Vuelta de Cotopaxi

The number of people riding north to south through the Americas by bicycle seems large. The number of people bikepacking through the Americas as we are is small. Not many people choose dirt roads, two tracks and single tracks. When we have the opportunity to ride with other like-minded cyclists for a couple days, we seize it.

Dean and Dang arrive at the farm Sunday. Monday they take the bus to Tumbaco to ship items ahead, south so they don’t have to carry them. We ride our bikes to Pifo to source stove fuel. If the pintura doesn’t have it, the ferreteria will, it’s just a matter of finding the right one. After five tries we get lucky. At the grocery in Pifo Tyndall finds Ecuadorian peanut butter, a whole pint for $1.85. It’s a steal, and comes in the usual, suspect, unlabeled container. It’s fine.

It’s Tuesday and we all pack up and ride out, bouncing down the cobbled farm road in a line. We meet the milk truck at the bottom and pull over to let him pass before crossing out onto the highway.

The highway riding is short lived and then we are climbing up towards Pintag.

Mid morning salchipapas give us a boost. Fresh bread is bought and stashed away for later.

While at the farm, Tyndall acquired loads of GPS tracks. We’re following what’s been named The Family Route. Dean has what we call The Horse Trail on his GPS. The Family Route is meant for towing kids in two wheeled trailers, we’re told. Easy peasy. And it is, until we go off on a grassy lane, down a ditch, and through bottomless pits of mud. Perhaps The Family Route is meant for the dry season? Perhaps the families here are made of tougher stuff than we are?

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We climb and climb and climb and then find an abandoned house to camp at for the night.

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Parts of Cotopaxi peek from behind the clouds. We supplement our dinner with dehydrated veggies from the farm.

The road continues up. We dodge mud puddles and cow paddies. A jeep passes, full of fishermen out for the day with a guide. The fishing is great he says. Tell your friends. There’s big trout to be had in Ecuador.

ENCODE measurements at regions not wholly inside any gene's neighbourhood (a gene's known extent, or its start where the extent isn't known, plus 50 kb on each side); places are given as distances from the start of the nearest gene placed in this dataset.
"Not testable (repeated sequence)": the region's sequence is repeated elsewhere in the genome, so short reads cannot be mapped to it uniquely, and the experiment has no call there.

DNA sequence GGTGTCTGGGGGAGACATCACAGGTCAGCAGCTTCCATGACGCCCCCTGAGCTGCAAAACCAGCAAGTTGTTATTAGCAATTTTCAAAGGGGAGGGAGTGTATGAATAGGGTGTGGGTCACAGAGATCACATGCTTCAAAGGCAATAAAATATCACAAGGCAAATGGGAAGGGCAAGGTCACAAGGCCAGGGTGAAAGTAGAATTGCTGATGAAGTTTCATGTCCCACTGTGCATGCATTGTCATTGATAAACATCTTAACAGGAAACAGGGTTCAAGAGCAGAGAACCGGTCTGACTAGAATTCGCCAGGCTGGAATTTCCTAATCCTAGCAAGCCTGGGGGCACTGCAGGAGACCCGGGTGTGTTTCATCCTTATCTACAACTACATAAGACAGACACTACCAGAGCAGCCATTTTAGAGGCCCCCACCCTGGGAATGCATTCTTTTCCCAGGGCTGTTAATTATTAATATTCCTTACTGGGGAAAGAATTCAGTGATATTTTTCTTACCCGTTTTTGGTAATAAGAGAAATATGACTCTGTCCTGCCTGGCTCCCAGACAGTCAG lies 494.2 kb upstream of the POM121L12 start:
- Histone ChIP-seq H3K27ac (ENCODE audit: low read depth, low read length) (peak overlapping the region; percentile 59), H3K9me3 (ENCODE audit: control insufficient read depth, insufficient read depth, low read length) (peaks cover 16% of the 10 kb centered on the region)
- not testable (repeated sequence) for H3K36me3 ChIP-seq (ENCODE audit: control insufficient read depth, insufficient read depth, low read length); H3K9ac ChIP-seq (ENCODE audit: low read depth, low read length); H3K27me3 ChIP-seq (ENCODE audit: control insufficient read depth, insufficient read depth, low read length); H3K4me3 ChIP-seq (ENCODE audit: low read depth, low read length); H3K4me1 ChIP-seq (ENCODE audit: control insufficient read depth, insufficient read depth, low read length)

We pedal on, picking our way through a boulder field and up to 13,500 feet. I stop often, taking photos and wishing for more oxygen. The Chia seeds from breakfast are waging a battle in my intestines. I thought these things were supposed to be good for me. All the open space makes me giddy.

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The road continues down, but we’re directed up to the top of a knoll and across a grassy slope, towards Tambo.

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There’s a hacienda there and we set up our tents behind an old earthen wall, protected from the wind. Business is slow as this section of the park is technically closed due to volcanic activity. Five dogs patrol the premises, joined by a herd of alpacas in the morning.

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Cotopaxi is out, and then it’s not as clouds are whipped up the valley. We join the clouds in their journey, but at a slower pace. It’s like riding on a golf course, but with a few more obstacles. We should have brought some clubs, and found a caddy.

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Photo by Tyndall Ellis.

I wish for a horse, but none appear. Onward.

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Photo by Tyndall Ellis.

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Photo by Tyndall Ellis.

From the top, we look down and see our road. We part ways, Dean and Dang continuing south to Latacunga while we start looping back north to Malaló.

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The road funnels us down into a ditch. I lack the energy to get out. Instead, we stretch our remaining food and make camp for the night. A big pot of tea goes a long way.

Hot breakfast in Malaló replenishes calories lost. The road seems lonely now, but we ride fast, climbing up one more time on the park road. It’s wide and gravel and almost boring until we dip off onto a double track. We keep heading north, reconnecting with our tracks from two days ago.

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Back at the farm, I say hello to our new neighbors and reacquaint myself with the outdoor shower.

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